Oxford History: Mayors & Lord Mayors

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City Government 1889–1974


The city of Oxford became a County Borough on 9 November 1889, and at the same time its boundaries were extended to include Cowley St John, Grandpont, and New Hinksey.

There were now four City wards, with 36 councillors and twelve aldermen selected by councillors from their own number.

Members of the University took part in the management of city affairs as members of the Corporation for the first time. The University formed a separate ward, with three aldermen and nine councillors, thus forming a fifth of the new council: this arrangement survived until 1974. These university councillors had no political affiliation. Three were elected by Convocation (the dons’ parliament); six by the heads and senior bursars of colleges; and another three aldermen were elected by the nine university councillors.

The Council took over the duties of the Board of Health, the Market Committee, and the Police Committee.

In 1894, a decision was taken to divide the principal officer posts on political grounds: the post of Town Clerk was given to the Conservatives, and those of city accountant and solicitor to the Liberals.

Until 1945, the large wards to the east (Cowley, Iffley, Headington, and Marston) came under the county seat of Henley, and did not elect Oxford city councillors.

In 1958 Labour became the largest party on the council for the first time, but they did not achieve overall control until 1972.

In 1967 the city was reorganized into 15 wards, each with three councillors: North, South, East, West, St Clements, Wolvercote, Cherwell, Marston, Headington, Quarry, Wood Farm, Blackbird Leys, Cowley, Iffley, Donnington. As a result, 30 out of the 45 councillors came from east of Magdalen Bridge, compared with 18 out of 42 previously.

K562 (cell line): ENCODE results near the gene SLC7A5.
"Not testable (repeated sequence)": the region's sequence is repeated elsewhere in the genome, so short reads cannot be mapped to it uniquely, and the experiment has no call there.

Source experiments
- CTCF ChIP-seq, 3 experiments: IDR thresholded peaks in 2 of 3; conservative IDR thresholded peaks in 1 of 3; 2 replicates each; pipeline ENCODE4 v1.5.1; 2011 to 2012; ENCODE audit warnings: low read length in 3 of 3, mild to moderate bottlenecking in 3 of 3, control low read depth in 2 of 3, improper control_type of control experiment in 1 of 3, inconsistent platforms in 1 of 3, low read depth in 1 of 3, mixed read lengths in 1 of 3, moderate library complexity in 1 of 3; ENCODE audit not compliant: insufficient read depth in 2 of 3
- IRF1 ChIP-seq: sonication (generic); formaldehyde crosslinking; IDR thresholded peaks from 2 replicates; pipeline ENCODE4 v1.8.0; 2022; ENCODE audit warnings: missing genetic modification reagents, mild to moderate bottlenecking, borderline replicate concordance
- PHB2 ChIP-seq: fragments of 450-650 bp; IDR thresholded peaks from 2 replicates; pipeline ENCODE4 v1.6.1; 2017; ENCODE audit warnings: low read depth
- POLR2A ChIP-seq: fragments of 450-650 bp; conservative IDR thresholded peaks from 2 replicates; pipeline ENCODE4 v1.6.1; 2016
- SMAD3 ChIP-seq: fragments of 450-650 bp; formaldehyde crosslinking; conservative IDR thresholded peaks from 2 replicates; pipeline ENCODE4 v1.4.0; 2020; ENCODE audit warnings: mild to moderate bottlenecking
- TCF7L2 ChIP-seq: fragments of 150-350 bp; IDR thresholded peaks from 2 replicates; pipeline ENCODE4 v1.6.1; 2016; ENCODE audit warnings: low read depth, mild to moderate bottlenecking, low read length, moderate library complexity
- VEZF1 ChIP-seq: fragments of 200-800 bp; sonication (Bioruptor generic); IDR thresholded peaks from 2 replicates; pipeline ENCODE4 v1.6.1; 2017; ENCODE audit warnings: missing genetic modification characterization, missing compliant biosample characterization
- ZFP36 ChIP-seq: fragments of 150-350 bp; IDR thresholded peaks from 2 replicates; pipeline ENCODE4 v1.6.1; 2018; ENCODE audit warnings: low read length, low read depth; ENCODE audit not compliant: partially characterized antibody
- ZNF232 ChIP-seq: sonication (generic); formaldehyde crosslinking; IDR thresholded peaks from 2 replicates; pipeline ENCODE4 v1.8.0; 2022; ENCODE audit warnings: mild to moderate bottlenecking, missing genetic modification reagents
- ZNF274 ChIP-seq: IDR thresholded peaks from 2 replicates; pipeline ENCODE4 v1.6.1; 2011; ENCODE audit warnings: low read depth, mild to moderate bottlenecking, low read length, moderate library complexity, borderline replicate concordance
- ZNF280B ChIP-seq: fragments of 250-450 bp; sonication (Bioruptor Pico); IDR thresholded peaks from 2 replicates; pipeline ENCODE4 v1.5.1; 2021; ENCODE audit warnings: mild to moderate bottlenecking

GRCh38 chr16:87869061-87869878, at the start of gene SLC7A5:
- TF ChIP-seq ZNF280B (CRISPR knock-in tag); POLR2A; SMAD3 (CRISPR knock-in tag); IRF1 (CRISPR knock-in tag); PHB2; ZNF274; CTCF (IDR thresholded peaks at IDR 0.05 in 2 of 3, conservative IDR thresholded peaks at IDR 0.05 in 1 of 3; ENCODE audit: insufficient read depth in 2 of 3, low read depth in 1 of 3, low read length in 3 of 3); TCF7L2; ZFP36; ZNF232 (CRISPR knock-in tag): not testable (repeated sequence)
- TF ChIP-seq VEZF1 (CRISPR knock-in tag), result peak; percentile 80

In 1970 18- to 20-year-olds got the vote, and a Court of Appeal ruling in 1971 declared that students (previously regarded as “visitors”) could vote where they studied.

Olive Gibbs summed the situation in the early 1970s thus:

There were sixty-eight members of the Oxford City Council which was then a County Borough: forty-two were elected councillors from the seven wards of the City: West, South, North, East, Summertown & Wolvercote, Headington & Marston, Cowley & Iffley. In addition there were nine councillors from the University: six elected by Heads and Bursars of Colleges and three by Convocation. For each three councillors there was one Alderman, the Council itself electing those from the wards and the University representatives electing their own. The Aldermen all served for a six-year period of office but they were eligible for re-election and tended to be a self perpetuating body. One of the few advantages arising from the reorganisation of local government in 1974 was the abolition of University representation, the Aldermanic Bench and other forms of undemocratic government. (In 1967 the Privy Council, on a “prayer” from the City Council, had already reduced the number of University representatives from twelve to eight: six councillors, all to be elected from Congregation, and two Aldermen.

In those early years the Conservatives, ably led by their formidable Leader, Lady Townsend, were in overwhelming control of the Council and yet many of their major committees, such as Education, Watch (Police) and Estates, were chaired by University members.

 

©Stephanie Jenkins

Last updated: 2 April, 2013

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